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    1. Anon 1:35, what in the world are you talking about? Developers building commercial rental buildings is not the "residential real estate market". 7 Corners is the closest to Metro, yet too far at 1.14 miles and 27 minutes to be considered "walkable" When you have "residential density" consisting of white vans, children on free lunch programs and families on food stamps you get no new amenities except Shiny new Penny Palaces to hand out the meal tickets and housing vouchers. The steps that moved Arlington forward started with the Metro, aka public transportation. If you build it, they will come.....they don't build it if a lot of people are there who won't use it and/or can't afford it. And Ms Trapnell, who is younger than Gross, has already stated that she is too old to run and it should be left to new young blood to be in the leadership position in the next election.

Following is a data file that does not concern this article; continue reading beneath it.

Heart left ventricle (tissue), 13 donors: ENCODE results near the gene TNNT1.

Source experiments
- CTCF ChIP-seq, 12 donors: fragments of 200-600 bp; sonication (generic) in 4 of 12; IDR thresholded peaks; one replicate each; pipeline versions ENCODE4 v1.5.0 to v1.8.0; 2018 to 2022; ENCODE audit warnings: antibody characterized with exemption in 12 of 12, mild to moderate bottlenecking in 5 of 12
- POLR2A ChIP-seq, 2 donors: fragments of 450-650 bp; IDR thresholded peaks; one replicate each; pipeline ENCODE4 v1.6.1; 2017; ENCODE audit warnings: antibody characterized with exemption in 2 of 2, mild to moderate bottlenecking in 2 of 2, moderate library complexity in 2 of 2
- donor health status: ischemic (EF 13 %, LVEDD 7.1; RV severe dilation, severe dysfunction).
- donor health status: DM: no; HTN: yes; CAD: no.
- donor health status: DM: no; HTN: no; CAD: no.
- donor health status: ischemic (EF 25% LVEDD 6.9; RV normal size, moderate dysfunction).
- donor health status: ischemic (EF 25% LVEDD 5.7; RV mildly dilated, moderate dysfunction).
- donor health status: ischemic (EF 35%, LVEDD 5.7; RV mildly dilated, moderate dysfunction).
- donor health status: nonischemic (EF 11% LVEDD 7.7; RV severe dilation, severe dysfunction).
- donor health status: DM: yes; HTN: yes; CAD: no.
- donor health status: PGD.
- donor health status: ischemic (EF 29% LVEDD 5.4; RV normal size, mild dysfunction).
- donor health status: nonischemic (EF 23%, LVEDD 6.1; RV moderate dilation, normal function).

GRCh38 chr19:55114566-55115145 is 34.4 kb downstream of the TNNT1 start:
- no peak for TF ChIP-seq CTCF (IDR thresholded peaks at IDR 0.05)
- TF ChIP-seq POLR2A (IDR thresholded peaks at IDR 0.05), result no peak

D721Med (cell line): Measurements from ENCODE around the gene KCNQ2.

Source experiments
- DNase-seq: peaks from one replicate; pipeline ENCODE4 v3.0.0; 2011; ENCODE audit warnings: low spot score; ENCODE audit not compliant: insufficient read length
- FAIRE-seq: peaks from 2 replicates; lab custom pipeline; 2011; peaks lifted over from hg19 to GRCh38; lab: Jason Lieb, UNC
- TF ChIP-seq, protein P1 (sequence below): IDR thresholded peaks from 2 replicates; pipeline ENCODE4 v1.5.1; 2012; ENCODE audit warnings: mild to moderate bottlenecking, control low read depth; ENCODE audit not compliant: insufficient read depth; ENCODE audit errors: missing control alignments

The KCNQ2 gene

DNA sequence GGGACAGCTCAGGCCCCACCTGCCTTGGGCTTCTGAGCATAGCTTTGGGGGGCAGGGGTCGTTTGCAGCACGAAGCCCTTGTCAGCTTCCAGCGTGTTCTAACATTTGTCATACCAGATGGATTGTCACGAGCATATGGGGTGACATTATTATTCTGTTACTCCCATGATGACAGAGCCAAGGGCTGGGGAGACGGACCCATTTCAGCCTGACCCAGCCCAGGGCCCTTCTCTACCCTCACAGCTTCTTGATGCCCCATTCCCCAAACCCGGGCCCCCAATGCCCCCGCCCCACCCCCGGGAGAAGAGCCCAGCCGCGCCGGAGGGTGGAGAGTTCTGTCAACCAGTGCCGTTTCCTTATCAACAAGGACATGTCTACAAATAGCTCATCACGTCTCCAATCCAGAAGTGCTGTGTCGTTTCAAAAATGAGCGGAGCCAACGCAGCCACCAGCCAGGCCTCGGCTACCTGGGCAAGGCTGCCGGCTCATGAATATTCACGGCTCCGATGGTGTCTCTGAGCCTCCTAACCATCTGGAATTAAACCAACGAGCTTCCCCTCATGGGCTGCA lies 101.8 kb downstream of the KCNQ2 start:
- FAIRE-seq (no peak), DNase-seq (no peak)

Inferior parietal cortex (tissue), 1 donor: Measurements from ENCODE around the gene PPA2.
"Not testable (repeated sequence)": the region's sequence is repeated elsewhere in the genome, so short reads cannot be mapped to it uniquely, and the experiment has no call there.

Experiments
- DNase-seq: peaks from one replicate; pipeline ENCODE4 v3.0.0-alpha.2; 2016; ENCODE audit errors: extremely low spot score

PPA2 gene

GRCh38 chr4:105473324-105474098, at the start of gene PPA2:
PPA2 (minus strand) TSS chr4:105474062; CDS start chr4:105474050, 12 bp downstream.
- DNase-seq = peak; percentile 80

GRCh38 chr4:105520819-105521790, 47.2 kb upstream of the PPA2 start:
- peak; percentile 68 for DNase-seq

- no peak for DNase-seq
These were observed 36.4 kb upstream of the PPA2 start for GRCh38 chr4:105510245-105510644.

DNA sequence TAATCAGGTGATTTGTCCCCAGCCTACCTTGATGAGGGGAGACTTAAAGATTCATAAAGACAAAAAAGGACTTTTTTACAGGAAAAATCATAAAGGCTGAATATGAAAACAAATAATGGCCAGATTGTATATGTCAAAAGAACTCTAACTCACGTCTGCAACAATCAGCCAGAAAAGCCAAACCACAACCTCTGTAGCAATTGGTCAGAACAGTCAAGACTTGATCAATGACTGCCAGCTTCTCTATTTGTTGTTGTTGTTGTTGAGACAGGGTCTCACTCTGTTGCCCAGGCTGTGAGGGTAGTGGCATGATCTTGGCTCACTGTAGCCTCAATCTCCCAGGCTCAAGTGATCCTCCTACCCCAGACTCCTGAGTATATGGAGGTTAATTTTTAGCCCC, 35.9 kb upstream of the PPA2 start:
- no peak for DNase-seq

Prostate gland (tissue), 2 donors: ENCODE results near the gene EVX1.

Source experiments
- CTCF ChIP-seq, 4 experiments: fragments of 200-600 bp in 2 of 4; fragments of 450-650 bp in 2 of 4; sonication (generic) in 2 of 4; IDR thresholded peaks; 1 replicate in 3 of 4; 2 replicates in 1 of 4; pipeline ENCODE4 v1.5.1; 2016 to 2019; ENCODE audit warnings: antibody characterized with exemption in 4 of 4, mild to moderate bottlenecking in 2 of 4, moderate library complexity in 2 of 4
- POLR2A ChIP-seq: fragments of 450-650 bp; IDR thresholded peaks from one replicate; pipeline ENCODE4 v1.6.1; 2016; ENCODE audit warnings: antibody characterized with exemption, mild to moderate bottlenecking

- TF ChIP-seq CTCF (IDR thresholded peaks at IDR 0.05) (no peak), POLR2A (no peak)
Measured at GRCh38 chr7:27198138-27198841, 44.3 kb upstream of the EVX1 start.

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    2. Your agism and racism is exemplary. And indeed, you've summed up the entire play list of the anti-Penny ilk succintly: Move the hispanics out! Put in a school at Willston so they don't come to my neighborhood! Ban white vans drivers with their propensity to procreate perpetually.

      Good luck finding someone to carry your banner with this message in the fall.

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    3. “What’s going to attract people to Bailey’s Crossroads and Seven Corners?"


      that is clearly about the residential market. 1 mile is not walking distance, but it can be a short shuttle bus ride or bike ride, and elsewhere in the region being 1 mile to metro has helped development. In addition VDOT is current looking at a BRT/LRT line along rte 7 from Tysons to Alexandria, and as part of the I66 plan BRT on rte 50 needs to be established. The Seven Corners plan is multidecades, and new transit and new development will happen in parallel. This is not 1970 - the feds will not pay for a transit line first, before the development comes. And yes, it is only the new residential density that will get you new amenities. Do you reallyu think the folks moving to new hi rises are families on food stamps? Does Ms Trapnell believe it? Again, that suggests she does not understand the residential RE market. If you fight new development, you will only make Mason more of a slum, even as you dream of the 1950s and all white suburbs.